Extortionate Transactions

Extortionate transactions, as outlined in s. 50 of the IBC, are characterized by scenarios where a CD receives financial or operational debt under terms that demand exorbitant payments. The relevant period for scrutinizing extortionate transactions is within two years preceding the insolvency commencement date. This timeframe facilitates a retrospective examination of transactions that may have contributed to the financial distress of the CD by way of excessive payments of interest or similar financial costs.

Case Laws:  

  • In the landmark case of M/s Embassy Property Developments v. State of Karnataka & Ors.[xiv], the Supreme Court affirmed the jurisdiction of the NCLT and National Company Law Appellate Tribunal (‘NCLAT’) to inquire into fraudulent transactions under s. 66 of the IBC. While this case specifically addresses fraudulent transactions, its principles can be extrapolated to extortionate transactions, underscoring the broader scrutiny over financial improprieties within insolvency proceedings.

  • In Shinhan Bank v. Sungil India (P.) Ltd [xv]., the NCLT ruled that charging unreasonably high rates of interest constitutes an extortionate credit transaction. This ruling underscores the imperative of identifying and addressing predatory lending practices, thereby highlighting the legal recourse available under s. 50 to rectify imbalances created by extortionate transactions.

Conclusion

The primary goal of transaction avoidance under the IBC is to restore the assets to the CD, making them available to creditors who have agreed to receive less than the full amount owed. Timely recovery is crucial for providing creditors with better returns and minimized losses. However, there is a substantial backlog of claims, totalling approximately Rs. 2.8 lakh crores[xvi] across various categories including PUFE transactions and combinations thereof, pending at NCLTs nationwide. Despite judgments on claims worth approximately Rs.42,000 crores[xvii], of which only claims worth around Rs. 5,200 crores[xviii] have been successfully recovered. This backlog creates delays in the CIRP and increases litigation burdens.

The Insolvency and Bankruptcy Board of India ('IBBI') can address these issues by establishing clear frameworks that define the roles of RPs and Liquidators in these transactions, and by standardizing procedures for reviewing applications before they are filed with the NCLT. Although the IBBI issued guidance on these matters on 08.05.2020[xix] and 16.01.2023[xx], these were not mandatory. The IBBI and Insolvency Professional Agencies (‘IPAs’) should also create a database to track the performance of RPs and Liquidators, especially regarding the recovery of lost value through PUFE transactions. This measure would reduce frivolous applications.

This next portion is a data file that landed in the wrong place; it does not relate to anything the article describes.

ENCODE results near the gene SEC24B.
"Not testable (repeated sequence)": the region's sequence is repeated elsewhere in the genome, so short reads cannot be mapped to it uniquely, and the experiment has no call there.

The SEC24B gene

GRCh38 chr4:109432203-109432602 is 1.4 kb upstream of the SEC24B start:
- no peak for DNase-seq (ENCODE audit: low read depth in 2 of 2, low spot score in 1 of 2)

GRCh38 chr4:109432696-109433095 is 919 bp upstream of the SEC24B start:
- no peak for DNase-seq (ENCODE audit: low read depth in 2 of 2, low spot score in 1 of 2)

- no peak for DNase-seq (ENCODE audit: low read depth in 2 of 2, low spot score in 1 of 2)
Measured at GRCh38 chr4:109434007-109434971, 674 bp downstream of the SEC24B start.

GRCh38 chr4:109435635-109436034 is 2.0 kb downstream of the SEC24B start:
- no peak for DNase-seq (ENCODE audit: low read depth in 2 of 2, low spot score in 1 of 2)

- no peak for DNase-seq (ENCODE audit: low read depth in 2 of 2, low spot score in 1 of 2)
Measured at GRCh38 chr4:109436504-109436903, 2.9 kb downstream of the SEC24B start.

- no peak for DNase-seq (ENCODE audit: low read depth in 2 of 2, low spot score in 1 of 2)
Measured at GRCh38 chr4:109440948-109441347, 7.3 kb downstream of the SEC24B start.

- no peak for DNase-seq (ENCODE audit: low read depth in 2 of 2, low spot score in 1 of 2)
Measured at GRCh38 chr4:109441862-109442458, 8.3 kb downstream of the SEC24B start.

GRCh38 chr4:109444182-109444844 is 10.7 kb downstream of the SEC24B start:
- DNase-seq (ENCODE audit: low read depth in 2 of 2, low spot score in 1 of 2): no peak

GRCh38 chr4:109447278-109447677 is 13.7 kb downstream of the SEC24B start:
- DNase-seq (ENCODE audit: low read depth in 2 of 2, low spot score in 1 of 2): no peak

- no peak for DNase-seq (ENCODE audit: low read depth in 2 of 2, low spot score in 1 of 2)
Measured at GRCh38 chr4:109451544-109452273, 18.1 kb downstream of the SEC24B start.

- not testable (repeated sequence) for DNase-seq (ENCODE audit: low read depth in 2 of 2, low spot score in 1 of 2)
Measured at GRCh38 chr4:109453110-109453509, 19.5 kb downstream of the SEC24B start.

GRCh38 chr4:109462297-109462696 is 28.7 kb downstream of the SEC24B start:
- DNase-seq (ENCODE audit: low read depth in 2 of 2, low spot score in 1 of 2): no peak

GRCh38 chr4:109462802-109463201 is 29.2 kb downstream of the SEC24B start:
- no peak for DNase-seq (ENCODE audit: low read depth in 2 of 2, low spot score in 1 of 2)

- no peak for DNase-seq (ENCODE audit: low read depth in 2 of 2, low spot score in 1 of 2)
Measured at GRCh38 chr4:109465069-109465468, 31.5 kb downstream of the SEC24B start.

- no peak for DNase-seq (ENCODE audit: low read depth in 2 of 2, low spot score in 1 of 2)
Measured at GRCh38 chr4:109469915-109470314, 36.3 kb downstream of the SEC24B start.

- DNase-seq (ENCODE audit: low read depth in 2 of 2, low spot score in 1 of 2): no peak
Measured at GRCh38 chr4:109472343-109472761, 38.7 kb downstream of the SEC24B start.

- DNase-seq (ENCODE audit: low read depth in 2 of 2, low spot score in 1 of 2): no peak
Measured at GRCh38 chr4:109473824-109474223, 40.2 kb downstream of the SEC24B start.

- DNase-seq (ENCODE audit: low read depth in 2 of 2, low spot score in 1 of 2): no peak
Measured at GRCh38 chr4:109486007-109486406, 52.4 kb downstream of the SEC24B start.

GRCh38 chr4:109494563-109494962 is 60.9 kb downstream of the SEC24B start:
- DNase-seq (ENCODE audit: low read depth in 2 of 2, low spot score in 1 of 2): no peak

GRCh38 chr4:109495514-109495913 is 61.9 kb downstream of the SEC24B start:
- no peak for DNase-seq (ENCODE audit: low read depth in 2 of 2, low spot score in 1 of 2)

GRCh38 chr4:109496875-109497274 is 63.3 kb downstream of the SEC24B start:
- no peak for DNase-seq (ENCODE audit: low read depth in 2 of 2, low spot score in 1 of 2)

Additionally, focusing on the success rate of PUFE transaction applications is essential to prevent the process from being used to unjustly harass erstwhile management. Such transparency and accountability will promote effective actions and prevent abuse, thereby upholding the fairness and integrity of the insolvency resolution process.





End Notes

[i] Phoenix Arc v. Spade Financial Services Limited & Ors. (2021) 3 SCC 475: (2021) 2 SCC (Civ) 1: 2021 SCC Online SC 51

[ii] Venus Recruiters (P) Ltd. v. Union of India (2020) 2020 SCC Online Del 1479

[iii] S.V. Ramkumar v. Orchid Pharma Limited, 2019 SCC OnLine NCLT 23912

[iv] Chitra Sharma v. Union of India, (2018) 18 SCC 623

[v] Dipti Mehta v. Shivani Amit Dahanukar, 2019 SCC OnLine NCLT 5754

[vi] Ram Ratan Kanoongo v. Sunil Kathuria (2019) 105 taxmann.com 328 (NCLT-Mum.)

[vii] Cethar Ltd. In re [2021] 127 taxmann.com 331 (NCLT- Chennai)

[viii] Adriatic Sea Foods (P.) Ltd. v. Suresh Kumar Jain 2022 SCC OnLine NCLAT 2288

[ix] Shiv Kant v. Union of India, 2018 SCC OnLine Del 12301

[x] Rakesh Kumar Jain v. Jagdish Singh Nain, 2022 SCC OnLine NCLAT 4843

[xi] Jayesh Shanghrajka v. Divine Investments [2021] 127 taxmann.com 494 (NCLT- Mum.)

[xii] Edelweiss Asset Reconstruction Company Ltd. v. Net 4 India Limited, 2021 SCC OnLine NCLT 435

[xiii] Axis Bank Ltd. v. Anuj Jain, 2019 SCC OnLine NCLAT 242

[xiv] Embassy Property Developments (P) Ltd. v. State of Karnataka, (2020) 13 SCC 308

[xv] Shinhan Bank v. Sungil India (P) Ltd., 2019 SCC OnLine NCLT 27094

[xvi] IBBI Quarterly Newsletter, January-March 2023, Vol. 26

[xvii] ibid

[xviii] ibid





Authored by Priyavansh Kaushik, Advocate at Metalegal Advocates. The views expressed are personal and do not constitute legal opinion.